Health and security
- See your doctor before you travel. It is also recommended to take out insurance covering medical expenses and repatriation. Agadir counts several hospitals and medical institutions as well as medical practitioners.
No vaccine is mandatory to stay in Agadir. However, it is recommended you protect yourself against hepatitis A and B, and typhoid.
- Within the city of Agadir you will notice uniformed police throughout the tourist areas and around the Royal Palaces. More reassuring are the numbers of plain clothes police who work to keep you safe. The police checkpoints between towns are becoming rarer, but occasionally there will be a road checkpoint. Tourists are usually waved through unless travelling with Moroccans when they may ask for ID. There is no need to carry your passport, either a photocopy or your drivers licence is enough. Morocco has experienced terrorism, as has London, New York and Madrid. If you see unattended bags in cafes or tourist areas tell a member of staff, as you would do in the rest of the world.
As with anywhere in the world it is about taking simple steps to make sure you are not a victim of crime. Don’t wear expensive jewellery. Be discreet with smart phones and ipads and certainly don’t leave anything of value on display in your hire car. Don’t take valuables to the beach. If your accommodation has a safe box, use it. Avoid unlit streets and the beach after dark. Take care when in crowds, especially in the souk (market) and when on the bus, pickpockets operate everywhere in the world.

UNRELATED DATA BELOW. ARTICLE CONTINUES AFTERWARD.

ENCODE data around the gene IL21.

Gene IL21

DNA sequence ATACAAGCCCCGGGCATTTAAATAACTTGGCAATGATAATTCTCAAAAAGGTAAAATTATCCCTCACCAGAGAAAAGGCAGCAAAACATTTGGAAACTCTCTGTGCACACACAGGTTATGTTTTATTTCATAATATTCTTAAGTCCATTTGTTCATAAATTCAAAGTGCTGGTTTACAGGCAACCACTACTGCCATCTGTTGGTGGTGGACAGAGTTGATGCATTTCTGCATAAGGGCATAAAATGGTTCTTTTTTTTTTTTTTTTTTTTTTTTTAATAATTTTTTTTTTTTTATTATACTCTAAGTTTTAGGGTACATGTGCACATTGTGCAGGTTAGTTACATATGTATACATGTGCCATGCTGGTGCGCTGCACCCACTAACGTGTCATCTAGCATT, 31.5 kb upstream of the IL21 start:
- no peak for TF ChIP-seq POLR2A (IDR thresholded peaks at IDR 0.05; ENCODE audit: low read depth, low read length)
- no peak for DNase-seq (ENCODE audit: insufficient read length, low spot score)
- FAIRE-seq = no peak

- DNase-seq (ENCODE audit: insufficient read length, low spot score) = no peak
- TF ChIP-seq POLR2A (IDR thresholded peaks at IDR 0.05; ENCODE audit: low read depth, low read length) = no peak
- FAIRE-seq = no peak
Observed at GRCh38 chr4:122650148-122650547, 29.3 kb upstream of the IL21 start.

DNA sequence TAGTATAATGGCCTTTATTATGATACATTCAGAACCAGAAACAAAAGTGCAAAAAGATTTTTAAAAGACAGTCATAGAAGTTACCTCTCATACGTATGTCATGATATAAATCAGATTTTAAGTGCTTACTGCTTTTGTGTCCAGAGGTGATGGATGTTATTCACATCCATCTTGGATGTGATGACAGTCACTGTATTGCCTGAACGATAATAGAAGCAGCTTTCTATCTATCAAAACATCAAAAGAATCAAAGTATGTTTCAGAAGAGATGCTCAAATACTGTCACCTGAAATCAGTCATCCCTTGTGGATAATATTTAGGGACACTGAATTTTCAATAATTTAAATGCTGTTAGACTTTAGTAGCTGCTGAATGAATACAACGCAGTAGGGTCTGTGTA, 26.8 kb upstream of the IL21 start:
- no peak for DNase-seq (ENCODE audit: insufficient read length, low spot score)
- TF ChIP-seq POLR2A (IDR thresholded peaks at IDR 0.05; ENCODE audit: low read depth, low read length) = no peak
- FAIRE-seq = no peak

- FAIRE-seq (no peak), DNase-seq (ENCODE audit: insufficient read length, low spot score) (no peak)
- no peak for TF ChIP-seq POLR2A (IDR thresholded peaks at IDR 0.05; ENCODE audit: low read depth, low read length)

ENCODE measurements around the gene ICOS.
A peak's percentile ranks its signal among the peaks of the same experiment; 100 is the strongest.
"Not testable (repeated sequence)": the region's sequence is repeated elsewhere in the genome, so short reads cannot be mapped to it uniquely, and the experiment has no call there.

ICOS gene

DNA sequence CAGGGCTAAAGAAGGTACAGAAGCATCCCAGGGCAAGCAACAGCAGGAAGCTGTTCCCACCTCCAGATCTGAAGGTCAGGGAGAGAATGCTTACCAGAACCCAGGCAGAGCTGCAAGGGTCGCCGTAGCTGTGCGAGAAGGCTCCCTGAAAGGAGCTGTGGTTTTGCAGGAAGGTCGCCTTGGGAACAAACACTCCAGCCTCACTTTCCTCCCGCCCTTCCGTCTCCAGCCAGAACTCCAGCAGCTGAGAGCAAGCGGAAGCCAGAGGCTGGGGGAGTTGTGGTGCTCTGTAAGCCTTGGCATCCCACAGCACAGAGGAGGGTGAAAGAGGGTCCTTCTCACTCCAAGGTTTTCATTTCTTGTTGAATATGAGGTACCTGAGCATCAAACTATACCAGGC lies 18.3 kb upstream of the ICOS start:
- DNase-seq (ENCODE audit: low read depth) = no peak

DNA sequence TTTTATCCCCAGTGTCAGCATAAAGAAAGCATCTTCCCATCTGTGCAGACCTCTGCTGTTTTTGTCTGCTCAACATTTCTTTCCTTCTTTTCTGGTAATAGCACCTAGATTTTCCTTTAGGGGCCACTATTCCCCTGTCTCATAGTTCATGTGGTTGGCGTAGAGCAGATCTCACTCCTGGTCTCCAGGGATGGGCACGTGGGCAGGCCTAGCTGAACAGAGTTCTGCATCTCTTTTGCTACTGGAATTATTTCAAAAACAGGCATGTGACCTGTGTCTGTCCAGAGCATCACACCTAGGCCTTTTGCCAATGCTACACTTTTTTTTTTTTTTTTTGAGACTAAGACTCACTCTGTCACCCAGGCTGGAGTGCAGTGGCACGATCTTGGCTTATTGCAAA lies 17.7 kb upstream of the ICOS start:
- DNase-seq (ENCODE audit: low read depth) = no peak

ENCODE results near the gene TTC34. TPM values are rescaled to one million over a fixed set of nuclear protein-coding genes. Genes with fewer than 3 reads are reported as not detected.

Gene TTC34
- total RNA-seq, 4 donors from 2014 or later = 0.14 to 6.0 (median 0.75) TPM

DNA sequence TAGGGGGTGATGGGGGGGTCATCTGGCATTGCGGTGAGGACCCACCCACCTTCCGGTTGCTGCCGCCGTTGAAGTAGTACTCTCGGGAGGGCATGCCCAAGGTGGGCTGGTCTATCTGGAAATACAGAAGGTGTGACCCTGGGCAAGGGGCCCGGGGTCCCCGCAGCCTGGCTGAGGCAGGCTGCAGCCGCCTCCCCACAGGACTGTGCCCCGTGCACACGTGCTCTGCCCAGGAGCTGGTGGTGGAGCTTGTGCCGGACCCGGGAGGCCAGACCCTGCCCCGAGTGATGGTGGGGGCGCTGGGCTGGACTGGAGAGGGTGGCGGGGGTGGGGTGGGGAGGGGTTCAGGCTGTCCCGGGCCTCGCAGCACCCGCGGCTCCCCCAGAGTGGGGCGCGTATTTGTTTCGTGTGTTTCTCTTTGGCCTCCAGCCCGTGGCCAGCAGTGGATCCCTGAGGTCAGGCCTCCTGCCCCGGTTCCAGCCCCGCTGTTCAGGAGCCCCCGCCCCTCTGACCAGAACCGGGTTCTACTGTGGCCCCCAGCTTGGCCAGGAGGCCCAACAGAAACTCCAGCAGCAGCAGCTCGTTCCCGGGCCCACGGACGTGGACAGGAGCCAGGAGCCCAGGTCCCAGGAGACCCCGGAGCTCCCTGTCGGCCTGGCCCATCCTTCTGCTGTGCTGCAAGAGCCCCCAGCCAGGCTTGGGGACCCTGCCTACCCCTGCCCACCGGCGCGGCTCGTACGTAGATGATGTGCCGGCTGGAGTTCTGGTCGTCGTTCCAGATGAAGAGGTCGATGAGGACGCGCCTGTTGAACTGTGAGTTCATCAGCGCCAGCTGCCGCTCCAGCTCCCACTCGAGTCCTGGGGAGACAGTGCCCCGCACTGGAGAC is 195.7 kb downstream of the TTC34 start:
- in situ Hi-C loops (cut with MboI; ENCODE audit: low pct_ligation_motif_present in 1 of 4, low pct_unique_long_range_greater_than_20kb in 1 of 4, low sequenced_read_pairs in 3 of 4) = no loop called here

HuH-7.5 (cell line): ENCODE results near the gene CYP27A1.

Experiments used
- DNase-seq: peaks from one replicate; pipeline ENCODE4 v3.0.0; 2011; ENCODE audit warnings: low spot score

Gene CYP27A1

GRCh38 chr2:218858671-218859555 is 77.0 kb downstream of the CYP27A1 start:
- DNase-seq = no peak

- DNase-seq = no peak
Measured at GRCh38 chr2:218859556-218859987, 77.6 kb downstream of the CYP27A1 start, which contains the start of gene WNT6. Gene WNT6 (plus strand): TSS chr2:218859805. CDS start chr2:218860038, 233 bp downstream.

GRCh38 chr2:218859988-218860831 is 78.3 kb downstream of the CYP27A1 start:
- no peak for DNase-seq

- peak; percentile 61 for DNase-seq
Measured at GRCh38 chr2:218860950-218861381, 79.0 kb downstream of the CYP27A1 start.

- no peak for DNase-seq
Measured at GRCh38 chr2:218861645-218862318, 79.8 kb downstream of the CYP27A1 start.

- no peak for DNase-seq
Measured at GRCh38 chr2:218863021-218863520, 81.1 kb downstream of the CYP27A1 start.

- Morocco is a muslim country and showing respect for the culture, will earn you the respect of locals. This is especially so for ladies, if you don’t want to draw unwanted attention from men and looks of disgust from women then think about what you are wearing. Beachwear is for the beach and pool. When out of the hotel mini-skirts and tight low cut tops and vests should be avoided.
- There are mixed views on the safety of tap water, if you are a first time traveller to the country you may want to avoid it. Although fortunately brushing teeth and rinsing a toothbrush should do no harm. Ice is usually from a machine or factory made and is generally ok. Salads will have been washed in tap water. The main concern is from undercooked meat, poorly stored diary products and personal hygiene.
- In Morocco, the tip is not included in the bill. It is therefore considered polite to leave a percentage for the service from 10 to 15 of the total bill. A tip to the housekeeping staff (maids, porters…) in hotels is appreciated.
- You are in a beautiful country, and so go out and explore it and love what this diverse and unique peice of Africa can offer you!